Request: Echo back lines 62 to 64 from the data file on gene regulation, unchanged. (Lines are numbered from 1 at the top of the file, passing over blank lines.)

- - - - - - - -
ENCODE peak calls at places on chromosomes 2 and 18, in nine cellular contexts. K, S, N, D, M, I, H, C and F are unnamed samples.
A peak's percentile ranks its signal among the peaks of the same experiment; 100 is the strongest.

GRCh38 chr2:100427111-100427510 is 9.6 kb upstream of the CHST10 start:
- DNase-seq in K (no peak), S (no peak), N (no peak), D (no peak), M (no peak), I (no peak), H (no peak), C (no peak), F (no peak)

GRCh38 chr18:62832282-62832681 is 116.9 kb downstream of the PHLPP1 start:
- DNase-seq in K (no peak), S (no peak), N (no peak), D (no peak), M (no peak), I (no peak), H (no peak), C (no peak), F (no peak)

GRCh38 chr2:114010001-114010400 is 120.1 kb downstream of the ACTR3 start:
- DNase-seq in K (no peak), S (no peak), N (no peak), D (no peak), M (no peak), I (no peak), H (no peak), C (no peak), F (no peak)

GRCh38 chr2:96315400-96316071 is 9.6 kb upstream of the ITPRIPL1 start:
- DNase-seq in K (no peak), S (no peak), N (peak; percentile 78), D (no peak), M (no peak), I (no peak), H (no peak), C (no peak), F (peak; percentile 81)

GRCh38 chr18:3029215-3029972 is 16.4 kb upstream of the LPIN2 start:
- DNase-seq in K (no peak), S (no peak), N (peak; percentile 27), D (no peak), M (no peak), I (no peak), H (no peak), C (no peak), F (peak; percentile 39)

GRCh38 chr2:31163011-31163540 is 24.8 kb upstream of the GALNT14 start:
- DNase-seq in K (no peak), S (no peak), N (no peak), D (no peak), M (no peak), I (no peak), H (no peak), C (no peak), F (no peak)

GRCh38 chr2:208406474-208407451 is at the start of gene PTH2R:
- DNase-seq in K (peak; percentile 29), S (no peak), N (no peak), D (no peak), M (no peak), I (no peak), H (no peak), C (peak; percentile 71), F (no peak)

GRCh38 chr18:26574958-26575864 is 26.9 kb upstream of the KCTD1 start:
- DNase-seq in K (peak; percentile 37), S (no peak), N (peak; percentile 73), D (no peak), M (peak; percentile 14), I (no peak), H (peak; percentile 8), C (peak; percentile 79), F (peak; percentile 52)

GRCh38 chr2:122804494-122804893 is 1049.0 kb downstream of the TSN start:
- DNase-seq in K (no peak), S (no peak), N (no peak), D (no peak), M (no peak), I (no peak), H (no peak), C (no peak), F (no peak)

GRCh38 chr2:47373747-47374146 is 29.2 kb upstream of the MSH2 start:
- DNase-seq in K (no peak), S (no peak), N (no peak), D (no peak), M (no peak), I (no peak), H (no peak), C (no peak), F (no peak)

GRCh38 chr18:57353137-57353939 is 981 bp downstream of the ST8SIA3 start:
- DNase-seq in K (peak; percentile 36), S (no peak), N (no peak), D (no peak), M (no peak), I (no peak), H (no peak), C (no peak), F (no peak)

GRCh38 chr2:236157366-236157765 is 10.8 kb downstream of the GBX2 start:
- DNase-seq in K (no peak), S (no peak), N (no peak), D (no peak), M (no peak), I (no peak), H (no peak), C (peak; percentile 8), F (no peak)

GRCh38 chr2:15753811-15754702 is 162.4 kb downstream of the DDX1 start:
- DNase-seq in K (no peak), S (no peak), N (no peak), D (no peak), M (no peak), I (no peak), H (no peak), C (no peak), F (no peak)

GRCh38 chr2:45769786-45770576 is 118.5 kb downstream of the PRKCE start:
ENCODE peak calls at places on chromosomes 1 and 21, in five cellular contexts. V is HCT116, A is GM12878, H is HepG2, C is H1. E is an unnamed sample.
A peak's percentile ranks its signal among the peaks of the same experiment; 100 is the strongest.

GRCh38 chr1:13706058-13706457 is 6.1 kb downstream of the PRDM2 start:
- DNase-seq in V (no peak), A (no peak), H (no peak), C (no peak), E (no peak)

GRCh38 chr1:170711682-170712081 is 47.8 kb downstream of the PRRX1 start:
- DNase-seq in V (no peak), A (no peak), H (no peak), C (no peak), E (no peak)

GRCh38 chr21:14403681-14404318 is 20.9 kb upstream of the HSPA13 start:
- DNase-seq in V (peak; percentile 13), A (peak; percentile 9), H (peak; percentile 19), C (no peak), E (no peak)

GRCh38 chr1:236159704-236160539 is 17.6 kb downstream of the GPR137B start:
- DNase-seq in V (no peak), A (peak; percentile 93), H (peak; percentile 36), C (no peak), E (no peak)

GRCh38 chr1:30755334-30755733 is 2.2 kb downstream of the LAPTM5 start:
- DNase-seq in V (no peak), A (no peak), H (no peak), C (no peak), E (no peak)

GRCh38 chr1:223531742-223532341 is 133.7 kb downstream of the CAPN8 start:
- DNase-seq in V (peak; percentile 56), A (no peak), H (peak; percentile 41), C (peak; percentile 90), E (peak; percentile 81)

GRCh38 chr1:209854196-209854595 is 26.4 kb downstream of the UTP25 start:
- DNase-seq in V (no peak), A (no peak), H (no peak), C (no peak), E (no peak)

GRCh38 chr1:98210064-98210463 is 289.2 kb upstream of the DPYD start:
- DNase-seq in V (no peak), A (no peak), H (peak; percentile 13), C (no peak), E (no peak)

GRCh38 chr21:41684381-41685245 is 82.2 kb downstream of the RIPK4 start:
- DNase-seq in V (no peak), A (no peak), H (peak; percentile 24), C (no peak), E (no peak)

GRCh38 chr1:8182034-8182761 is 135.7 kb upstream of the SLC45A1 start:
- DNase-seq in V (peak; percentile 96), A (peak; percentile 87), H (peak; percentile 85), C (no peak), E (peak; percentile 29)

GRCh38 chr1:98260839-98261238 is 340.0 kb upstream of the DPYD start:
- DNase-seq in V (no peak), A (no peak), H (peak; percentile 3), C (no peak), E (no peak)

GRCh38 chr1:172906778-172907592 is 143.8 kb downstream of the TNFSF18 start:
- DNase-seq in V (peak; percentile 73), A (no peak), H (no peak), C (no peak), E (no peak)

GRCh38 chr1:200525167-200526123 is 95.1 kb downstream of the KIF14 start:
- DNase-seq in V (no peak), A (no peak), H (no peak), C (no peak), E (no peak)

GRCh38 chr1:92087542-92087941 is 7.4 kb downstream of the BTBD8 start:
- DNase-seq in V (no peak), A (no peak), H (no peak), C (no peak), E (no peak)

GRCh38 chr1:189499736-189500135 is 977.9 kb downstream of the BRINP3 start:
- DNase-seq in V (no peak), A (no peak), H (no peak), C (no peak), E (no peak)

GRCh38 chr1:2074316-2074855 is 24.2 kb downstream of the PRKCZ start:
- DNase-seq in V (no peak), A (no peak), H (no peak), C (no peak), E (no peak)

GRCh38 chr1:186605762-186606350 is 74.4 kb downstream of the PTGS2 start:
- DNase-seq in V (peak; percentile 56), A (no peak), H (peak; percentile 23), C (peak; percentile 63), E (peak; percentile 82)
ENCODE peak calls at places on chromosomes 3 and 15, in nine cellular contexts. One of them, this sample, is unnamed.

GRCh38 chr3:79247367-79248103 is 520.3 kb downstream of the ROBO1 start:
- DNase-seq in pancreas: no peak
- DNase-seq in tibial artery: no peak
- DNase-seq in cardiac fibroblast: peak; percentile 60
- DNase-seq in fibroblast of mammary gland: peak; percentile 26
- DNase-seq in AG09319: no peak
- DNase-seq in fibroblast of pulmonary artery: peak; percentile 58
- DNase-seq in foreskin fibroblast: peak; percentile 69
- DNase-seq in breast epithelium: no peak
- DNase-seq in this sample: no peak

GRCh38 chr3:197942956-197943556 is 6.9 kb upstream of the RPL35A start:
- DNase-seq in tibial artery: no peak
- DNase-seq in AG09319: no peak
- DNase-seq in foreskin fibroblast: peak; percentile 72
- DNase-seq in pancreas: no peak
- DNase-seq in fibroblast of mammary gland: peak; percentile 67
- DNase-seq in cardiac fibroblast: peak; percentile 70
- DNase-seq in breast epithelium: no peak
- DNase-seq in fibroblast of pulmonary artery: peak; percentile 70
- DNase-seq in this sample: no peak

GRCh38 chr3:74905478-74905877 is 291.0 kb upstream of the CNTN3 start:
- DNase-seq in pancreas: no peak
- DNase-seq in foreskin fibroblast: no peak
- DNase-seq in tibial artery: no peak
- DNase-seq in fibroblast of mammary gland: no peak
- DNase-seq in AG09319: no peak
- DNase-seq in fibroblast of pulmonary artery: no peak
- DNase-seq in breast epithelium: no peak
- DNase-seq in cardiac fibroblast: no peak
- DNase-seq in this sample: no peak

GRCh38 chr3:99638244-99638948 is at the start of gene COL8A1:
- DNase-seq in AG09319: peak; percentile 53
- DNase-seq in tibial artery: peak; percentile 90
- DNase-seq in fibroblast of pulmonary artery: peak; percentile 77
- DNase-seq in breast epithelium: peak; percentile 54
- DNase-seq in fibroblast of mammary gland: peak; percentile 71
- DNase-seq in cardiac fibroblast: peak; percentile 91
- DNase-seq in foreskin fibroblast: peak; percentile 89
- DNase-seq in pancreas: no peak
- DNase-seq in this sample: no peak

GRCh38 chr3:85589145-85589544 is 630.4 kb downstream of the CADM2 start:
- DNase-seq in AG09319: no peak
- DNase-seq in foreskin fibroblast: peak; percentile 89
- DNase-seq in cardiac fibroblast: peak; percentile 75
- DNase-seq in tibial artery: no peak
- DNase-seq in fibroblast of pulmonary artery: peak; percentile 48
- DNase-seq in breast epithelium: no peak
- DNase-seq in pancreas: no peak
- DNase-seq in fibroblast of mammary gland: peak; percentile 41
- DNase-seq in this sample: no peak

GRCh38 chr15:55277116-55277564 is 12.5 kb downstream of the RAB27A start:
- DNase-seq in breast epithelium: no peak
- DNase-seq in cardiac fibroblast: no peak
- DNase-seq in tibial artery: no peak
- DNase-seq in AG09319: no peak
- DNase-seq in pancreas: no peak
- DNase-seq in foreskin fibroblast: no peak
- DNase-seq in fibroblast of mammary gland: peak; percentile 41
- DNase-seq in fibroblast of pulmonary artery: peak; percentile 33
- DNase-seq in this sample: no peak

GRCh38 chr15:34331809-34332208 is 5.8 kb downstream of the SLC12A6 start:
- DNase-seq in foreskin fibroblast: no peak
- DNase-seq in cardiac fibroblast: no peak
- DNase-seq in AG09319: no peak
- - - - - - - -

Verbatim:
GRCh38 chr1:2074316-2074855 is 24.2 kb downstream of the PRKCZ start:
- DNase-seq in V (no peak), A (no peak), H (no peak), C (no peak), E (no peak)

GRCh38 chr1:186605762-186606350 is 74.4 kb downstream of the PTGS2 start: